But the racial aspects of the " New " Greece 
differed from those of the " Old," where practically 
all were Greeks, except a considerable number of 
Albanians, a few Turks and a certain number of 



THE EXPANSION OF GREECE 145 

Koutzo-Wallachs in Thessaly, the " Great Walla- 
chia " of the thirteenth century, and Jewish 
colonies at Corfu and in a few other places. But 
" New " Greece, with a large access of Hellenic 
blood, brought a small number of Albanians, a 
solid mass of Spanish Jews (mainly from Salonika), 
and still bigger contingents of Koutzo-Wallachs, 
Turks and Slavs. Subsequent events have shown 
that politically and, in a less degree, economically, 
" Old " and " New " Greece do not think alike, 
while the relations of the Piraeus and Salonika 
somewhat resemble those of Venice and Trieste. 
But, owing to the European war, Greece has not 
yet had time to assimilate her new conquests, 
while in the Near East appetite is usually stronger 
than digestion. For administrative purposes, they 
were divided temporarily into four general admin- 
istrations and permanently into fourteen provinces 
(five in Macedonia, two in Epeiros, four in Crete 
and three in the other islands), making thirty in 
all for the whole kingdom, to which they have not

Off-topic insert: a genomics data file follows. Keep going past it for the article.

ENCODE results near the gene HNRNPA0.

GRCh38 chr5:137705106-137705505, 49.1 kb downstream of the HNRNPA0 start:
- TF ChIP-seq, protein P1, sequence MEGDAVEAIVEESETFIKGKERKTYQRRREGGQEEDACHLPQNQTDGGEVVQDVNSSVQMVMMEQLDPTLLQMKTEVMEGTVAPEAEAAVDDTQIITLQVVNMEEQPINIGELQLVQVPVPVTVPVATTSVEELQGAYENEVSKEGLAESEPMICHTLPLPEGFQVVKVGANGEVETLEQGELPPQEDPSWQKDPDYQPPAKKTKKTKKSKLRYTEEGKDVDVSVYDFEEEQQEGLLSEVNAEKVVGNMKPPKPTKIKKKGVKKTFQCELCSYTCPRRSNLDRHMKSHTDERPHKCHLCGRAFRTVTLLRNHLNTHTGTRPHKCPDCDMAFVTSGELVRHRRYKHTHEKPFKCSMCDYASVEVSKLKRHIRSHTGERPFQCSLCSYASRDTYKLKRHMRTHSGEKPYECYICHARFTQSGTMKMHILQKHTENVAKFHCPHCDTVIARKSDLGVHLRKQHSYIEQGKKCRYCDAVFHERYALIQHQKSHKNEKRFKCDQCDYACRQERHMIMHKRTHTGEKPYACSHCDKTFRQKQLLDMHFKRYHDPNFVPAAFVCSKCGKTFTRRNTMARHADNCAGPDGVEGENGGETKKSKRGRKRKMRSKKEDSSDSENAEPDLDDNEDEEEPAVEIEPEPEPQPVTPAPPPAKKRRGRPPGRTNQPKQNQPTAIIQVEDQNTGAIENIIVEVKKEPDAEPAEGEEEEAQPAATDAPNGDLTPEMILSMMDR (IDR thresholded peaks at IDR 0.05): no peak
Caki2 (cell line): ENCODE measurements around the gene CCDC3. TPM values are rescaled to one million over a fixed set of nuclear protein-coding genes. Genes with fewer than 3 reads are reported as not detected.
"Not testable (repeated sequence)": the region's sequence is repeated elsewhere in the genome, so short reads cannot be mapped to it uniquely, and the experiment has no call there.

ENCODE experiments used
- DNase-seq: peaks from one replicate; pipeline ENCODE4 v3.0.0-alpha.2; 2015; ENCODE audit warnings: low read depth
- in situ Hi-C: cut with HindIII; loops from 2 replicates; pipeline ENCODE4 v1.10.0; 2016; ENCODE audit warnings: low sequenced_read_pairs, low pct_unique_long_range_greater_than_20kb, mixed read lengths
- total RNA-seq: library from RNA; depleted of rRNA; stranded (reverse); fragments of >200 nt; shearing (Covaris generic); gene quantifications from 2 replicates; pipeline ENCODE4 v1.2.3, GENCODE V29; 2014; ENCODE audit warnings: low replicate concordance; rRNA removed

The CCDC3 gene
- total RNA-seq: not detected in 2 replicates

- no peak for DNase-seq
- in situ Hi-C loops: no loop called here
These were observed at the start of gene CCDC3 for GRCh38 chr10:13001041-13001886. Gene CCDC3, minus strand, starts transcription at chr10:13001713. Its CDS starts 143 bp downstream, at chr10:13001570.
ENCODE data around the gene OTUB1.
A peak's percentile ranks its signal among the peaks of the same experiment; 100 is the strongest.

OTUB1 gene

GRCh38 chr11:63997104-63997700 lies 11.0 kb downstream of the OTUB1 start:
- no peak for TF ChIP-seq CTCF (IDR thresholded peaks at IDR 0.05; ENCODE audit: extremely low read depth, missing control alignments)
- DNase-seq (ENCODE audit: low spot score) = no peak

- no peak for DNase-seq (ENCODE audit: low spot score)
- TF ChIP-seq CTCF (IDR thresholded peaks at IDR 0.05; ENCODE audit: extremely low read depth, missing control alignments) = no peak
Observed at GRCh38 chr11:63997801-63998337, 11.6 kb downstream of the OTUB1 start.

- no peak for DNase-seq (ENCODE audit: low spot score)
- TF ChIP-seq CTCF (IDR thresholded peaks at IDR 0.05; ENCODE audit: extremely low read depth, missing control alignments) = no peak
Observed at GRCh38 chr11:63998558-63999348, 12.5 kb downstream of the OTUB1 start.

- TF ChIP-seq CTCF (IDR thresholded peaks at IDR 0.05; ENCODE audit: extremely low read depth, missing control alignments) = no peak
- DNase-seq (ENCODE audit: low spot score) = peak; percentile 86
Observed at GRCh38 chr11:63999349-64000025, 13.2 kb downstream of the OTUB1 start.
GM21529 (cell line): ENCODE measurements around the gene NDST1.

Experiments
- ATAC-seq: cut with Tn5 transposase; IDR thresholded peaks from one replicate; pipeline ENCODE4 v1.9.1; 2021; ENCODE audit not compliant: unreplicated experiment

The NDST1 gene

yet been ecclesiastically subordinated. The writer, 
however, found great improvement already in 
1914 at both Salonika and Joannina as compared 
with previous visits in the Turkish days, and the 
commercial value of Ka valla would alone justify 
the tenacity of Greece in declining to cede it to 
Bulgaria. 

There remained to be settled by the Great 
Powers the questions of Albania and the ^Egean 
Islands. Commissioners were appointed to delimit 

the Albanian frontiers, and the " Florence Protocol " 
10 



146 A HISTORY OF THE GREEK PEOPLE 

of December 17, 1913, assigned to Albania Northern 
Epeiros, including the two important towns of 
Argyrokastron and Koritsa, the port of Santi 
Quaranta and the Acroceraunian community of 
Cheimarra all places captured by the Greeks 
during the first Balkan war together with the 
islet of Saseno in the bay of Valona, which had 
been Greek since 1864. A note of the Powers on 
February 13, 1914, made the definite recognition 
of Greek sovereignty over the captured islands 
contingent upon the previous evacuation of this 
territory. The Greek troops evacuated it, but 
meanwhile an Autonomous Government of Northern 
Epeiros was formed under the presidency of 
Zographos, an Epeirote, who had been Greek 
Minister of Foreign Affairs, with a flag and stamps 
of its own, supported by a " Sacred Battalion " 
on the analogy of that of 1821. Thus an Albanian 
Ulster, led by men of wealth and position, arose, 
and fighting began. On May 17, however, a 
convention was signed at Corfu entrusting the 
organization of the two Southern provinces of 
Argyrokastron and Koritsa to the International 
Commission of Control for Albania ; a local police 
force was to be formed by Dutch officers ; Greek